Sony RX100 can be had for £400 now.
Large sensor, 28-100mm, shoots RAW, one of the few (the only?) compacts accepted by Alamy,
I second that, olympus cameras are amazing.
Continuing the pointlessly argumentative theme :P , that Sony is a great little camera with a larger sensor, but not really a 'large' sensor.
Sony's NEX series have 'large' sensors. In fact, the APS-C sensors used in the NEX are slightly larger than those found in most DSLR's.
Sony are expected to be selling a full frame 'NEX' pretty soon. A sensor matching the size of 35 mm negative is really large (about 7.5 times more area than the RX100).
> Continuing the pointlessly argumentative theme :P , that Sony is a great little camera with a larger sensor, but not really a 'large' sensor.
> Sony's NEX series have 'large' sensors. In fact, the APS-C sensors used in the NEX are slightly larger than those found in most DSLR's.
I was using 'large' in relative way, the one in the Sony being about 4x bigger than a 'normal' compact.
I have the RX100 and the NEX7 btw.
I knew you were, but in the true spirit of UKC, I thought I'd nitpick anyway :P I also have a NEX 7 (and a NEX 5N) and way too many ancient ebay bought 99 pence-£25 Minolta Rokkor and MD fit Vivitar lenses (now used with a Mitakon lens turbo for full frame capture). I couldn't afford an RX100 so got a 'grey market' S110 for about £215 which I quite like and hope against hope will prove as robust as the LX2.
I love the NEX 7. Mine came with an 18K shutter count for just £400 on ebay a few months ago and it's the best camera I've ever used. IMO, trinav is superb after setting up my own preferences and its OLED viewfinder beats an SLR TTL viewfinder 9 times out of 10. I've held onto the NEX 5N as its definitely less noisy in the dark and it now gets used on a polar aligned, motorised telescope mount for night sky photography.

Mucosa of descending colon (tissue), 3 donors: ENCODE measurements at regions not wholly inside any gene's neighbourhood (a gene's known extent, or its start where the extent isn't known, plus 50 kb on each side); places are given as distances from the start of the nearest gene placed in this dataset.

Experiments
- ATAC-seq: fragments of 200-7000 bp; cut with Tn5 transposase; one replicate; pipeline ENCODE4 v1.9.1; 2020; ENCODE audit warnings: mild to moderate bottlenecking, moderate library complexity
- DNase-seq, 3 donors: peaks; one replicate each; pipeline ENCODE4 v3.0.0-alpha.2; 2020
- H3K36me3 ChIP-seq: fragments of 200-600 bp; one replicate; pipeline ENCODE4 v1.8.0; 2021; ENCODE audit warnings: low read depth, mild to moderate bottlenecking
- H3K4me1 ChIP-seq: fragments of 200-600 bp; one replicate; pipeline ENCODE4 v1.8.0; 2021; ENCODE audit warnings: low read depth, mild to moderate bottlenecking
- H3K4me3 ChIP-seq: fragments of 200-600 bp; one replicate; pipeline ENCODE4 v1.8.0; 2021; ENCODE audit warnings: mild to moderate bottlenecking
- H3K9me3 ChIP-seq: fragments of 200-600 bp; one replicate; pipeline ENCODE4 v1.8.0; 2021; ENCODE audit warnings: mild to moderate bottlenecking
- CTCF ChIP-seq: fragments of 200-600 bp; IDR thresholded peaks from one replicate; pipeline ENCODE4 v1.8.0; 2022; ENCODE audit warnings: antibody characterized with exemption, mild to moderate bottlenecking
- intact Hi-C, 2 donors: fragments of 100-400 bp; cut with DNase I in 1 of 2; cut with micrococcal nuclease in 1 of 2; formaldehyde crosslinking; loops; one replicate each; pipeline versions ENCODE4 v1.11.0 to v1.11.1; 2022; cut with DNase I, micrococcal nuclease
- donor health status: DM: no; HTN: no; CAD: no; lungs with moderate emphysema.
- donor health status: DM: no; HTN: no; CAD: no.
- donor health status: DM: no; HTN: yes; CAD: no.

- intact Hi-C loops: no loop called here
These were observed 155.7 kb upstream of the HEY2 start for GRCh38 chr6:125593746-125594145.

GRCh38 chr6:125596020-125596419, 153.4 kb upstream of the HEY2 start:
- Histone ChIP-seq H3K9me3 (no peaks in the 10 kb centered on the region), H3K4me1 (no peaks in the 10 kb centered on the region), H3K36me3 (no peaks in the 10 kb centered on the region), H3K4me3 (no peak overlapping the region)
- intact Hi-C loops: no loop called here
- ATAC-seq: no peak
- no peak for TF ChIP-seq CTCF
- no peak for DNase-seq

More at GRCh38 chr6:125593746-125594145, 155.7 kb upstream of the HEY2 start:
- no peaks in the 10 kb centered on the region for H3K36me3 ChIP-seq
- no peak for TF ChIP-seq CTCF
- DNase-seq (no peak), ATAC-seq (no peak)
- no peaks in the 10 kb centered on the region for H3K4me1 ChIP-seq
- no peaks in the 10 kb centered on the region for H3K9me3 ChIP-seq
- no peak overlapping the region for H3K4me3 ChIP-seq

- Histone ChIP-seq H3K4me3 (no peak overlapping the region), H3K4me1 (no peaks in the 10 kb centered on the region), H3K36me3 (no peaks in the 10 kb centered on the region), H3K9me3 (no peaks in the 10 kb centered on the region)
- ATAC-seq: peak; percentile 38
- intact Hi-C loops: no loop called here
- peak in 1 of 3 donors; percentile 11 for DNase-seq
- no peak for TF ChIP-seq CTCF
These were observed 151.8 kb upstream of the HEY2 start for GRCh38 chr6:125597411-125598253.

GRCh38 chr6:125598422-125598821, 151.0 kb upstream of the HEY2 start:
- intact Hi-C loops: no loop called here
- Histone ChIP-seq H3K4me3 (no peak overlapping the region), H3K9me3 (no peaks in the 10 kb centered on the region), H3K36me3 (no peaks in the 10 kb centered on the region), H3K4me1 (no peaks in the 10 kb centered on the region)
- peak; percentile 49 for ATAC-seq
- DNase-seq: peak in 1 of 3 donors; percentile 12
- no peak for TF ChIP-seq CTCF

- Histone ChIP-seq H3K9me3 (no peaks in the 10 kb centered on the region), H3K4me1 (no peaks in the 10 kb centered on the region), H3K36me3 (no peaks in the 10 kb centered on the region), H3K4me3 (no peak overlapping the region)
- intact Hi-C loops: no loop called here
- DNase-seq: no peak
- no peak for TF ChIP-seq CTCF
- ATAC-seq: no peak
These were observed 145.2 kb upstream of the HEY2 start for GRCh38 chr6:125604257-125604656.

I reckon that Alamy list of unacceptable cameras is a guideline for new users. It's pretty easy to remove exif information from an image and I'd guess that there'll be a lot of images in their catalogue that wouldn't conform to it if the truth were known.
> That article was based on a single pair of photographs Michael Reichman took and printed.
?! According to the article (mind you, I've doubts ... :o),
a series of seven people who are well-informed-photographically were invited to try to separate into piles A or B the prints (presumably paired per view, 1 from each camera), viewed up close w/scrutiny --and they couldn't do so better than chance.
> Therefore it's entirely accurate to say that the IQ is superior overall.
It was more than this, merely: "hugely superior". And there is much camera ground to cover beyond these two candidates (incl. m4/3, e.g. between them), for which one should then expect like distances of IQ, but it doesn't add up in total! (My own experience is with older versions of the pair --D40 & LX3--, and I don't see that difference (but in SOOC JPEGs only).)
Thanks for sharing, you sound cozy.